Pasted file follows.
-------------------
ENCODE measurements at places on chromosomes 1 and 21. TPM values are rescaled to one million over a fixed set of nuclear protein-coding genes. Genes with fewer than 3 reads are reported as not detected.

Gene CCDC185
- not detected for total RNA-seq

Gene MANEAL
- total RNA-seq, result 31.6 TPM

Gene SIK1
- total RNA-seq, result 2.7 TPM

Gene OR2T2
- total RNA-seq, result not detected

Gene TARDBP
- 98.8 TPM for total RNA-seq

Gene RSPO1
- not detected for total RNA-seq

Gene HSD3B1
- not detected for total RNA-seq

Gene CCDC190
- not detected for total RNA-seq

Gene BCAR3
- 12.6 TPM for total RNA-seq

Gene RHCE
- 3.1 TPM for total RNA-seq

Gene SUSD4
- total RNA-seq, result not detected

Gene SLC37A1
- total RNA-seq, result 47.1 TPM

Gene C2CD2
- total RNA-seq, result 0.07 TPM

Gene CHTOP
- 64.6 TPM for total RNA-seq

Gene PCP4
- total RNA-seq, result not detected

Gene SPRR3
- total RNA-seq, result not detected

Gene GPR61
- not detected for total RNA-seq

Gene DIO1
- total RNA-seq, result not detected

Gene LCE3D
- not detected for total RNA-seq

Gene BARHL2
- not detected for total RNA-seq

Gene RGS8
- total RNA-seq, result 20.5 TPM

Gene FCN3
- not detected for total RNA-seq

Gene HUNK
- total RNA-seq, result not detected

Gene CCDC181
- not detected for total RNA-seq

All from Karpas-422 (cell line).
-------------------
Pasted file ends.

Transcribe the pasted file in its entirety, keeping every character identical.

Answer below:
ENCODE measurements at places on chromosomes 1 and 21. TPM values are rescaled to one million over a fixed set of nuclear protein-coding genes. Genes with fewer than 3 reads are reported as not detected.

Gene CCDC185
- not detected for total RNA-seq

Gene MANEAL
- total RNA-seq, result 31.6 TPM

Gene SIK1
- total RNA-seq, result 2.7 TPM

Gene OR2T2
- total RNA-seq, result not detected

Gene TARDBP
- 98.8 TPM for total RNA-seq

Gene RSPO1
- not detected for total RNA-seq

Gene HSD3B1
- not detected for total RNA-seq

Gene CCDC190
- not detected for total RNA-seq

Gene BCAR3
- 12.6 TPM for total RNA-seq

Gene RHCE
- 3.1 TPM for total RNA-seq

Gene SUSD4
- total RNA-seq, result not detected

Gene SLC37A1
- total RNA-seq, result 47.1 TPM

Gene C2CD2
- total RNA-seq, result 0.07 TPM

Gene CHTOP
- 64.6 TPM for total RNA-seq

Gene PCP4
- total RNA-seq, result not detected

Gene SPRR3
- total RNA-seq, result not detected

Gene GPR61
- not detected for total RNA-seq

Gene DIO1
- total RNA-seq, result not detected

Gene LCE3D
- not detected for total RNA-seq

Gene BARHL2
- not detected for total RNA-seq

Gene RGS8
- total RNA-seq, result 20.5 TPM

Gene FCN3
- not detected for total RNA-seq

Gene HUNK
- total RNA-seq, result not detected

Gene CCDC181
- not detected for total RNA-seq

All from Karpas-422 (cell line).